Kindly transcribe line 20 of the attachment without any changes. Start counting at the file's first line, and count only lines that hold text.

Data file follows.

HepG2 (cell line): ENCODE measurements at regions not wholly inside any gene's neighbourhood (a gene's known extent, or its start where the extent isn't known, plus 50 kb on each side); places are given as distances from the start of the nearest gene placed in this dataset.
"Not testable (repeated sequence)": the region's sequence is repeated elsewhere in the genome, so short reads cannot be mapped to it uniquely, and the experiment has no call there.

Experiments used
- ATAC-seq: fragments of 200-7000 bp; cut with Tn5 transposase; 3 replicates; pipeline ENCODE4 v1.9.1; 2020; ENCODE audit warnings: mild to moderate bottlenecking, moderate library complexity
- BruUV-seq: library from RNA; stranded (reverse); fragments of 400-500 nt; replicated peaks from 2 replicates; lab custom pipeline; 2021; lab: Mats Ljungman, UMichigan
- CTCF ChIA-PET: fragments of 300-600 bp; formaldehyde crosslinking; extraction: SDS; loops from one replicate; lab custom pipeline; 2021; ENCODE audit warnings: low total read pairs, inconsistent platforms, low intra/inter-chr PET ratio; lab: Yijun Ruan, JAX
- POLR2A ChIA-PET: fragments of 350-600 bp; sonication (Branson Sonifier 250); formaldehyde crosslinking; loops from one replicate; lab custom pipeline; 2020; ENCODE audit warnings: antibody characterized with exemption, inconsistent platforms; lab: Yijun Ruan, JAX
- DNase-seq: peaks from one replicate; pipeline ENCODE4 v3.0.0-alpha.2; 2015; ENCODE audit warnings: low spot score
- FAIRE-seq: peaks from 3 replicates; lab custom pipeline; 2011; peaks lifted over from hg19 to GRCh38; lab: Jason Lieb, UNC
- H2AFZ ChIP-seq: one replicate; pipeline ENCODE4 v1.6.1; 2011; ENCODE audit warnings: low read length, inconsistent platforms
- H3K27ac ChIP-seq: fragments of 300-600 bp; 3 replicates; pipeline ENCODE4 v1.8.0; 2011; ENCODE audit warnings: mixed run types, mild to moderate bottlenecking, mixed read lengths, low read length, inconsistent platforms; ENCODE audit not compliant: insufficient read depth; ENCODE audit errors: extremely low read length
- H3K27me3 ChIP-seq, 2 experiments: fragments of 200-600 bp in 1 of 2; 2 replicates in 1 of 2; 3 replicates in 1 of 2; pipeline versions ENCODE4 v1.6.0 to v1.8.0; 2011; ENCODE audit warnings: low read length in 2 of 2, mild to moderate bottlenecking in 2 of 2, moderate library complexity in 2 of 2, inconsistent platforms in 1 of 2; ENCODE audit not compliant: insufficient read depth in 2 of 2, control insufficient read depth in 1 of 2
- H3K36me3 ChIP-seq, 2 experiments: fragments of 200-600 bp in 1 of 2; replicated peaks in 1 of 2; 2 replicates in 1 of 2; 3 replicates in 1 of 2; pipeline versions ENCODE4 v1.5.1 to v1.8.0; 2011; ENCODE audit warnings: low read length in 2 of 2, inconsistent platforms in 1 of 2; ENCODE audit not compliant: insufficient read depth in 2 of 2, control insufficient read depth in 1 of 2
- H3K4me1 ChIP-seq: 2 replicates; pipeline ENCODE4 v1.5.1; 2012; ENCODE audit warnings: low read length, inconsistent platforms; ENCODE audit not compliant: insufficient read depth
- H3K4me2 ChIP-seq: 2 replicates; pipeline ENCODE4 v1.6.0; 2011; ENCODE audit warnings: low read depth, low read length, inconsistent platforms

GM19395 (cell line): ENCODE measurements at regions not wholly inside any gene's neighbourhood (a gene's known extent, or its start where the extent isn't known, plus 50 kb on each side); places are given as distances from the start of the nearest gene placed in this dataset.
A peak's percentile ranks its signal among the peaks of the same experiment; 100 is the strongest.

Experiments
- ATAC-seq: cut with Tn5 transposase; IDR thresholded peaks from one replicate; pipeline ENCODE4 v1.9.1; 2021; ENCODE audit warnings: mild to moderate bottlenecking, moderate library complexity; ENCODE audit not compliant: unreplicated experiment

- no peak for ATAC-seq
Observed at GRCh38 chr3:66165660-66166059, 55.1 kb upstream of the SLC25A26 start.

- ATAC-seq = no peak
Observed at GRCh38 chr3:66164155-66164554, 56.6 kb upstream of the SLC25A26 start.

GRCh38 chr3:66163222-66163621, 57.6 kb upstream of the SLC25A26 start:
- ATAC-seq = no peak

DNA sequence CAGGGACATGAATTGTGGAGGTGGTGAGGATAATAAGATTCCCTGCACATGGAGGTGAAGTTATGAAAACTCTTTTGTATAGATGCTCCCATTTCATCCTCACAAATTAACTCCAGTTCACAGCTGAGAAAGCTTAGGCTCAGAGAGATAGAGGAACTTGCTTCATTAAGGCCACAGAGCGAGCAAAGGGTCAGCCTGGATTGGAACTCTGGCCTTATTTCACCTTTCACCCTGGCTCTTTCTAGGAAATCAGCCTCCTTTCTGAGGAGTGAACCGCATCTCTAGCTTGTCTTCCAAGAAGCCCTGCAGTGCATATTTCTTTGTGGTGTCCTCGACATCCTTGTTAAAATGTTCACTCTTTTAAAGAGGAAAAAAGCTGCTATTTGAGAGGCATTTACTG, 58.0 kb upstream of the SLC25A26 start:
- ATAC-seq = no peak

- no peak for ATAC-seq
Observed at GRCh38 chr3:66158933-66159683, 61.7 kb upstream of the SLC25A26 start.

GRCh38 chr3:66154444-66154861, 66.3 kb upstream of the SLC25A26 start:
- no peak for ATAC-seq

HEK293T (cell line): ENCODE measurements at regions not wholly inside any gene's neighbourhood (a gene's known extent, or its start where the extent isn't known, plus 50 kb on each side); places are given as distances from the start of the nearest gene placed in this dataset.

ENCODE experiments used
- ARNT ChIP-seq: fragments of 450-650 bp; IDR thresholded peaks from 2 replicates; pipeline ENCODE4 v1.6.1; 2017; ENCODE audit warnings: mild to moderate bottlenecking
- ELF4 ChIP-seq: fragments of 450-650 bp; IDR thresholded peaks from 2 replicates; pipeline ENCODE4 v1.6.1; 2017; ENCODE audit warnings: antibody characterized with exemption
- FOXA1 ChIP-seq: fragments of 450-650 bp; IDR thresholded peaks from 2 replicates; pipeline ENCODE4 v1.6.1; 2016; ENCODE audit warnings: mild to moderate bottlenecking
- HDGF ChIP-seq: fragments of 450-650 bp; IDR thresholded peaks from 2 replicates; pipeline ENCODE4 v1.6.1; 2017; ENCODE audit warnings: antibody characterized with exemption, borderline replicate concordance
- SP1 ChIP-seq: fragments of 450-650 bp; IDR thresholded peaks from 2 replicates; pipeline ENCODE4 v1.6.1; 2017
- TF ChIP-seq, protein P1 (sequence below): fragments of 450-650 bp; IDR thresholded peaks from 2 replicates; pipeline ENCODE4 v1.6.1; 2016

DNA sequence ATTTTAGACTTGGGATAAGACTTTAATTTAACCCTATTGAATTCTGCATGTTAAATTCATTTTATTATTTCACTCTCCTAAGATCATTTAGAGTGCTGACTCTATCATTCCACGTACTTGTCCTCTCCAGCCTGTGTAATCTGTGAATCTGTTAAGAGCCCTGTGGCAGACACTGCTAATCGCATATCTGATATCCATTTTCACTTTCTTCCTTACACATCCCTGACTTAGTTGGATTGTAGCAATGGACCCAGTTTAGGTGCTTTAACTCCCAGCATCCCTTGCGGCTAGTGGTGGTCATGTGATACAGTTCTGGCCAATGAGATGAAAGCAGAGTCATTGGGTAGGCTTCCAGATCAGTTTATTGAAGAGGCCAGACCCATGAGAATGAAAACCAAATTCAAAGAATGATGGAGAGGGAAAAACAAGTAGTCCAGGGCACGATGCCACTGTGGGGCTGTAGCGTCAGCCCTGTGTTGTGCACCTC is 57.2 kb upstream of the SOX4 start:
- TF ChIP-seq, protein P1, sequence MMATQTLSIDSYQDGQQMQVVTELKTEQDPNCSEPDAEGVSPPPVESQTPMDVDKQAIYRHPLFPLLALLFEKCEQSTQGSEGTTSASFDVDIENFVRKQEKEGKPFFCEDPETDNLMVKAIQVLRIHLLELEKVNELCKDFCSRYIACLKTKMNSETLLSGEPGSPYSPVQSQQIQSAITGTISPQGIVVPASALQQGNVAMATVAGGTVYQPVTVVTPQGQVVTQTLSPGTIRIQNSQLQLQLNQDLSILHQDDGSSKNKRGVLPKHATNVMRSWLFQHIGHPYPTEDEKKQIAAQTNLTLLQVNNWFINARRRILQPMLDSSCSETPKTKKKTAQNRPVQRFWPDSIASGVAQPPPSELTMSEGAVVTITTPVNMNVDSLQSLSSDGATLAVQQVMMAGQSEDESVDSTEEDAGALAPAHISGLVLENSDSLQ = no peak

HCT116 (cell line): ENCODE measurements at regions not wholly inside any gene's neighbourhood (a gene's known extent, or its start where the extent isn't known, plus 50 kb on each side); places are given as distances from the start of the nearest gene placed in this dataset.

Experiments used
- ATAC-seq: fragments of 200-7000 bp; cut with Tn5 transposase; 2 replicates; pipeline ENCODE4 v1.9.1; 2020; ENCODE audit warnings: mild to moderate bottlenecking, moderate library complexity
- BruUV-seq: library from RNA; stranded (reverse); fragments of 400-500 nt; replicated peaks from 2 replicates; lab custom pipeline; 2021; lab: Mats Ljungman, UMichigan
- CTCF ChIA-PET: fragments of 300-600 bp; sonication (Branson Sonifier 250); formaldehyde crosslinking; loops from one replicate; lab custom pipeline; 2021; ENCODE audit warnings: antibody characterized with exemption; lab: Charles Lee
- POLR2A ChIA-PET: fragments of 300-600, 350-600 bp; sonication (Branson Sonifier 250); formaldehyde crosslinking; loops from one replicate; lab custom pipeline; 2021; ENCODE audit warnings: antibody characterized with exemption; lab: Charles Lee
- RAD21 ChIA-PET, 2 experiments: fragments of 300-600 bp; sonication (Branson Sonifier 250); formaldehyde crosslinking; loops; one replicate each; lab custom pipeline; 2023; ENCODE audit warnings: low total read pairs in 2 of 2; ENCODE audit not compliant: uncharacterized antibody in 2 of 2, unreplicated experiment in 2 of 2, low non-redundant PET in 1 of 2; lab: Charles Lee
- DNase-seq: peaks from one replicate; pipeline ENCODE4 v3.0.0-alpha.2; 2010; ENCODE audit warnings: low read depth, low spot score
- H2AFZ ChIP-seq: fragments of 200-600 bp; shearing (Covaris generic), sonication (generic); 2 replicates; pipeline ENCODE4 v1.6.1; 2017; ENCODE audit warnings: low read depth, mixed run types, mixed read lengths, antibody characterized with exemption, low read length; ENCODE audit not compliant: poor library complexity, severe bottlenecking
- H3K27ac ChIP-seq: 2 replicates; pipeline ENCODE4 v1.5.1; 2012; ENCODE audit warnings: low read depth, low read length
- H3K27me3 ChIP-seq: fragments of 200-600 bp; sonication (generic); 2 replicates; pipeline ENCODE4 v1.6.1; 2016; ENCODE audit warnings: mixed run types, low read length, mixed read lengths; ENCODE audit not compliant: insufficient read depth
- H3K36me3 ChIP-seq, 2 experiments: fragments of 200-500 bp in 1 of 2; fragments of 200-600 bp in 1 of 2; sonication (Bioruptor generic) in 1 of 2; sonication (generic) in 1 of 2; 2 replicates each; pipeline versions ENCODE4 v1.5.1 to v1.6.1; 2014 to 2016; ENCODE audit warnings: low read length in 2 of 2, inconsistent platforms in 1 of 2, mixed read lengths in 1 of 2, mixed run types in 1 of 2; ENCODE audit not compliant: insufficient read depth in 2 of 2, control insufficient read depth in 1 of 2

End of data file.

- no peak for ATAC-seq